Published online by Cambridge University Press: 05 June 2014
In the past, research on social stratification focused primarily on the independent contributions of race, socioeconomic status (SES), and gender to status attainment. However, contemporary research in the field recognizes that race, SES, and gender interact to create complicated systems of inequality that go beyond conventional models of stratification. Increasingly, studies add categories such as religion and nativity to the mix and uncover even more complex patterns of inequality, ones that rarely fit conventional explanations for stratification outcomes, particularly for women (Fitzgerald and Glass 2008, 2012; Glass and Jacobs 2005; Lehrer 1999a; Sherkat and Darnell 1999). Consider these examples: Education is highly correlated with U.S. women's employment and earnings (England, Garcia-Beaulieu, and Ross 2004), but is much more so for native-born white and black women than for immigrant women (Read and Cohen 2007). Religion is negatively associated with women's human capital acquisition among conservative Christians (Lehrer 1999b), whereas the opposite is true among U.S. Jews (Gold 2002), and among Arab Americans, women evidence a pattern of high educational attainment, but very low labor force participation (Read and Oselin 2008).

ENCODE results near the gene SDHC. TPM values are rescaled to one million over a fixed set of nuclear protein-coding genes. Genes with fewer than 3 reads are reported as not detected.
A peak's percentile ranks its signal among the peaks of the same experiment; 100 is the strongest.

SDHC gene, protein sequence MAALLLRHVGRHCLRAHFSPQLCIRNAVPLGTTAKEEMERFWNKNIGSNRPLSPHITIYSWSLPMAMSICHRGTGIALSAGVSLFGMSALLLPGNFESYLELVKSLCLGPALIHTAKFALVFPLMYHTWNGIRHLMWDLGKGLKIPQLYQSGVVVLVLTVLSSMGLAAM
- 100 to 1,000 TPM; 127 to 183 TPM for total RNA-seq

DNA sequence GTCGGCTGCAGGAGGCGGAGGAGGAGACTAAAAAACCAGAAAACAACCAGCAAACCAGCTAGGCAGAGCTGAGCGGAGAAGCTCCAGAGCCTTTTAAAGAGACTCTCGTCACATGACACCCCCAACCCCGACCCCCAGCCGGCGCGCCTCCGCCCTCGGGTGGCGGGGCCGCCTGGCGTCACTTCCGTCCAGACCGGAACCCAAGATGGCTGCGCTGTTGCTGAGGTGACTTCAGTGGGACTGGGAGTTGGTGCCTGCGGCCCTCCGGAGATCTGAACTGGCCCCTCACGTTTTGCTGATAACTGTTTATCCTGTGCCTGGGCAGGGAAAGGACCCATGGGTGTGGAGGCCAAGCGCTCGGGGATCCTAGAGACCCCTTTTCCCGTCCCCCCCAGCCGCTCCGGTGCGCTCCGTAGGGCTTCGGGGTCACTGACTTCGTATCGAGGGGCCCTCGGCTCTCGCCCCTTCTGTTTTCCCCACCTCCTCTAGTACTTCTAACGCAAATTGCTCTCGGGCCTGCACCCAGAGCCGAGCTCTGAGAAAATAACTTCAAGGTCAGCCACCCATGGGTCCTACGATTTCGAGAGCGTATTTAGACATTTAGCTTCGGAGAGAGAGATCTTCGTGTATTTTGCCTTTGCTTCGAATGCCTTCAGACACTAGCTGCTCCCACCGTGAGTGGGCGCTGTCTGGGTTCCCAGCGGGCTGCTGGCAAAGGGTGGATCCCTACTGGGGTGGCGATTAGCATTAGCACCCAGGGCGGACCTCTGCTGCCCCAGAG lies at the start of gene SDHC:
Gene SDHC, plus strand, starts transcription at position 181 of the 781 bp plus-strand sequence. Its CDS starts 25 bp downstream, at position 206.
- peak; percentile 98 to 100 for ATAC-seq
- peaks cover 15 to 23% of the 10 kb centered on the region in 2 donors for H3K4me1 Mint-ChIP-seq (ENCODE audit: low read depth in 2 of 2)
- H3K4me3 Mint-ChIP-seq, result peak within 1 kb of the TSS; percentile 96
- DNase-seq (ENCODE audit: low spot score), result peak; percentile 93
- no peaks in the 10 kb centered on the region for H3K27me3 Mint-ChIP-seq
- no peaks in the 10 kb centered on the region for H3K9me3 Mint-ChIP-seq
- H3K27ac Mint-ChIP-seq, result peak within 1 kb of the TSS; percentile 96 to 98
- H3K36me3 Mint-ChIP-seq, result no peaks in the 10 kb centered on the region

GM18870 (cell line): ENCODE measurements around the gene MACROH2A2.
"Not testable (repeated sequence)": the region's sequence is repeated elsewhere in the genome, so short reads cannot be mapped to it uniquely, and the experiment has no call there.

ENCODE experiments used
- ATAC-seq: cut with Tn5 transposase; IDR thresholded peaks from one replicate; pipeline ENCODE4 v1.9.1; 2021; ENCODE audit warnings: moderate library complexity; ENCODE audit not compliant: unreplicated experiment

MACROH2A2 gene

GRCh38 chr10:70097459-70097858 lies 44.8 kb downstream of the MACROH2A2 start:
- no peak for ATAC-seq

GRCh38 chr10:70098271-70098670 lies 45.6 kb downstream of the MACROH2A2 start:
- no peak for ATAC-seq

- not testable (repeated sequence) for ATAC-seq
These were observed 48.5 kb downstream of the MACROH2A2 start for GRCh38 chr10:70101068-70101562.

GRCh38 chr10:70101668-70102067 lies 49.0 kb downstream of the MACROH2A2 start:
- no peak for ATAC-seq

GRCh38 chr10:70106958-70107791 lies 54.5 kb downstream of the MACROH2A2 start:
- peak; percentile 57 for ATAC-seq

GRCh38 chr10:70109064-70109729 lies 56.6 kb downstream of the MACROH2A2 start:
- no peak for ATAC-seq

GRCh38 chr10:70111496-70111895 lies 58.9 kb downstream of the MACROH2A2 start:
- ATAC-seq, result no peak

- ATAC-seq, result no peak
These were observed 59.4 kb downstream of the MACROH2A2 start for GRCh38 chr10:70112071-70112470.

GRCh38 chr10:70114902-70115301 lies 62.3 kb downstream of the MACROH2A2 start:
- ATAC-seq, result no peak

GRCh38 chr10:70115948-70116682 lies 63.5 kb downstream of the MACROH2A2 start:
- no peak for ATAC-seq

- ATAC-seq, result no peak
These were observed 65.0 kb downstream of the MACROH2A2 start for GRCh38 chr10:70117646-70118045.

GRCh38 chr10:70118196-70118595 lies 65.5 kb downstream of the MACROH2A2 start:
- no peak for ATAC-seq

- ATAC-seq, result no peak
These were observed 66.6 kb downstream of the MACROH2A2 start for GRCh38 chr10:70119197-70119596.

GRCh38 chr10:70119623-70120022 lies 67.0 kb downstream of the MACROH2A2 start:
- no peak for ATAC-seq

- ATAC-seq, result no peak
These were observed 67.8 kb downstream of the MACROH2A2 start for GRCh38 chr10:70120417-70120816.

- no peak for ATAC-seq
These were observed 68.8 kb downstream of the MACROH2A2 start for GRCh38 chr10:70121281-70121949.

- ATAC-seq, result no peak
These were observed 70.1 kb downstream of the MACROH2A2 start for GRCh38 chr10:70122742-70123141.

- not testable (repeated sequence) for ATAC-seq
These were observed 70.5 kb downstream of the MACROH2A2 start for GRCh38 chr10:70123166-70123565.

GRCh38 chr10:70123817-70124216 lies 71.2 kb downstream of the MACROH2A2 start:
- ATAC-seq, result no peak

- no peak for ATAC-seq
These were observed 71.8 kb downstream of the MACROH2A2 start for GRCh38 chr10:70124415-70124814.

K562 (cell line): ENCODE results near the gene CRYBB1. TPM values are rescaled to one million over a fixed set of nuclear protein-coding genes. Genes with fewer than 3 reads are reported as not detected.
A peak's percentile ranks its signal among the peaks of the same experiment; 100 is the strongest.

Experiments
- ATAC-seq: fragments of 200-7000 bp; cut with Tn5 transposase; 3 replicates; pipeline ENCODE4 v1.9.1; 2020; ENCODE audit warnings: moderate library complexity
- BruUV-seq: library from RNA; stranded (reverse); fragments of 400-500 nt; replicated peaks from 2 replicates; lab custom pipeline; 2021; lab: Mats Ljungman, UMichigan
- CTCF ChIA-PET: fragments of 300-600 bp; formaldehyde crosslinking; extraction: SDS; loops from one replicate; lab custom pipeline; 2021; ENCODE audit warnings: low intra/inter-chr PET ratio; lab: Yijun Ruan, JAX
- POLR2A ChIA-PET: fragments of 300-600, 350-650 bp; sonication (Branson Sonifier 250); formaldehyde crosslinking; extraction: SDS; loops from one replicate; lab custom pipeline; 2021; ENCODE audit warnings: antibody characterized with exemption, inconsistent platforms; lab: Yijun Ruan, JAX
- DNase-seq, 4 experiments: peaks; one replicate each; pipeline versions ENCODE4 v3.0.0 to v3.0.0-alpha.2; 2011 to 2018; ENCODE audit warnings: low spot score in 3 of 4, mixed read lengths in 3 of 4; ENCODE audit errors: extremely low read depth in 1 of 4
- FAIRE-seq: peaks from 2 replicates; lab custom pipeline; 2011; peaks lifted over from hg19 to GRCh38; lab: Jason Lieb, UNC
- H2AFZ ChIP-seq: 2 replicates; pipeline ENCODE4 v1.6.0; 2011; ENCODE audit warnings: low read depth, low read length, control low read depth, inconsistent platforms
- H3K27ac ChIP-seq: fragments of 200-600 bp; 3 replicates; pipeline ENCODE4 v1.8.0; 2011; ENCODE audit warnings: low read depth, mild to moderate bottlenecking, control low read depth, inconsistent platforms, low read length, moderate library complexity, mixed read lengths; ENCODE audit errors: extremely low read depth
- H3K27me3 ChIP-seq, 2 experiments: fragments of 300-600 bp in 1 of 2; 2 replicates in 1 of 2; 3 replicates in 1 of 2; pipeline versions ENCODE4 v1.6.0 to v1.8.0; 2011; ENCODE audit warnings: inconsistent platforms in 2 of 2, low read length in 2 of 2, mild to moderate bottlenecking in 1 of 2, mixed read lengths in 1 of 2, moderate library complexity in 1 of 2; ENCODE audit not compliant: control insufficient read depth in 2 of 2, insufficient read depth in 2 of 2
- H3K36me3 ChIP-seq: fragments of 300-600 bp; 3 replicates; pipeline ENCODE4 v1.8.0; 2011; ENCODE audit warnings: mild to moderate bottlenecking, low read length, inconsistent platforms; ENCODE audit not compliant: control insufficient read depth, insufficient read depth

These patterns can create theoretical and empirical conundrums for researchers focused on the relationship between any single identity (e.g., race, class, gender) and social inequality. In this chapter, we examine where the presence of multiple group identities results in status attainment outcomes that do not fit neatly within conventional stratification models. We use Arab American women as a case study. This group provides a useful case because it lies at the intersection of religion and ethnicity, where the cultural dynamics shaping women's achievements are especially acute (Read 2004). Arab American women also constitute a population that exhibits a paradoxical pattern of high educational attainment but low employment (U.S. Bureau of the Census 2000). They provide a rich repository of information to examine how multiple identity categories intersect to shape outcomes.